Detroit City Council Passes Reparations Initiative

The resolution passed without objection.

Detroit City Council officially passed a resolution in an effort to support reparations for African Americans in the city, whose population is 78 percent Black.

According to the Detroit Free Press, President Pro Tem Marry Sheffield’s resolution passed on Tuesday (June 15) without objection. It aims to create a foundation to form a city task force or commission to design what reparations may look like for Detroit residents and how to make it happen.

Sheffield said there are numerous community-led initiatives for reparations.

"You have Proposal P. Then you have the petition-led initiative, which is trying to put the question on the ballot,” Sheffield said, according to the newspaper. “The ideas we’re kind of waiting to see is what happens with those so we’re not duplicating something that may be placed on the ballot. Today was important because it also shows council’s support for the idea of reparations and supporting a process to explore it moving forward.”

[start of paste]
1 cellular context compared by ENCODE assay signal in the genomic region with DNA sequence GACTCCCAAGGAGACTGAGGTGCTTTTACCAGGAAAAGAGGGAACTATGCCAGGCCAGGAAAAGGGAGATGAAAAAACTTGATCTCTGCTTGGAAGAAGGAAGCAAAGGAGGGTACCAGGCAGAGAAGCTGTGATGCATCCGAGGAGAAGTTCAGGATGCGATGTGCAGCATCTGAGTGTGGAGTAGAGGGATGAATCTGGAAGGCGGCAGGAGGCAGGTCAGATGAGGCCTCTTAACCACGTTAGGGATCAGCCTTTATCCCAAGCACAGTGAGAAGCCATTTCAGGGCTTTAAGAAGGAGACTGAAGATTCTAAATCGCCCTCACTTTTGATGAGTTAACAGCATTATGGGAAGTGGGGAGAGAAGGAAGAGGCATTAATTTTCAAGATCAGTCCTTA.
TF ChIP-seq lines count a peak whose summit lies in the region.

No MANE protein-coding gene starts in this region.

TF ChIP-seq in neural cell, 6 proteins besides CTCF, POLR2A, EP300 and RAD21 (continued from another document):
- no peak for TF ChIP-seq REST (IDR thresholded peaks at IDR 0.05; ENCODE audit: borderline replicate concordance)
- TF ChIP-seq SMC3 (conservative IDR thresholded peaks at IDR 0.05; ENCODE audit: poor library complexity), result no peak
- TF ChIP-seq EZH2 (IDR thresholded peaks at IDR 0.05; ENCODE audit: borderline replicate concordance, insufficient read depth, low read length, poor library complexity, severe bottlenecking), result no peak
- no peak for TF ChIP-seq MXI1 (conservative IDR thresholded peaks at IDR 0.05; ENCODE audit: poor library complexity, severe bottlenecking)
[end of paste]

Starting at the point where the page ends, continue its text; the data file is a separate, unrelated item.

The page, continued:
RELATED: Chicago Suburb’s Black Residents Explain Why Reparations Are Owed To Them

The resolution also states that African Americans have been unjustly enslaved, incarcerated, denied housing in public and private markets, segregated denied mortgages, and more.

Attorney Todd Perkins is submitting a ballot initiative for the November election that seeks to amend a portion of the city charter that “restricts power from the voters to enact city ordinances for the appropriation of money." This, according to Perkins, will sequester funds from marijuana revenue sales to be put in a reparations fund or committee.

“They would then decide how these monies would be spent and for what purpose,” Perkins said to the Free Press, adding he’s received nearly 4,000 signatures. “It creates a sense of understanding and acknowledgment that ‘OK, you were actually wronged.’ There’s an acknowledgment that something went wrong.”

RELATED: California To Study How Slavery Reparations Could Become Reality

Below are the highlights the city plans to address in the resolution:

• Right to water and sanitation

• Right to environmental health

• Right to safety

• Right to live free from discrimination, including people with disability, immigrants, LGBTQ, and others

• Right to recreation

• Right to access and mobility

• Right to housing

• Right to the fulfillment of basic needs

Additionally, the reparations initiative calls for Detroit City Council to establish a process to develop short-and-long-term recommendation to boost opportunities within the African American community and address the creation of generation wealth.

"There's a lot of systemic issues that African Americans face and this is a predominately Black city," Sheffield said. "I think it's important that we acknowledge it and we at least begin to have conversations on how to address the issue of reparations."

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